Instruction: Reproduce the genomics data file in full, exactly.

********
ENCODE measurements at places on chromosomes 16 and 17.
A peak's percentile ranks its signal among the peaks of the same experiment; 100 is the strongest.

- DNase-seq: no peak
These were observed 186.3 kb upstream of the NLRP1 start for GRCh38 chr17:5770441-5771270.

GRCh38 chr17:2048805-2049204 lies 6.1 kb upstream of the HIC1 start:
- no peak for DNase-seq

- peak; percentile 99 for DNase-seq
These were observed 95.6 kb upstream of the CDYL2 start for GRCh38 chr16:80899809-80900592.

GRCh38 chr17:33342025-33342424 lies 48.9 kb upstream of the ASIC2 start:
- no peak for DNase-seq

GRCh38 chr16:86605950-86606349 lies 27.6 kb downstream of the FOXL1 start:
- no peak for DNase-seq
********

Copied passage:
ENCODE measurements at places on chromosomes 16 and 17.
A peak's percentile ranks its signal among the peaks of the same experiment; 100 is the strongest.

- DNase-seq: no peak
These were observed 186.3 kb upstream of the NLRP1 start for GRCh38 chr17:5770441-5771270.

GRCh38 chr17:2048805-2049204 lies 6.1 kb upstream of the HIC1 start:
- no peak for DNase-seq

- peak; percentile 99 for DNase-seq
These were observed 95.6 kb upstream of the CDYL2 start for GRCh38 chr16:80899809-80900592.

GRCh38 chr17:33342025-33342424 lies 48.9 kb upstream of the ASIC2 start:
- no peak for DNase-seq

GRCh38 chr16:86605950-86606349 lies 27.6 kb downstream of the FOXL1 start:
- no peak for DNase-seq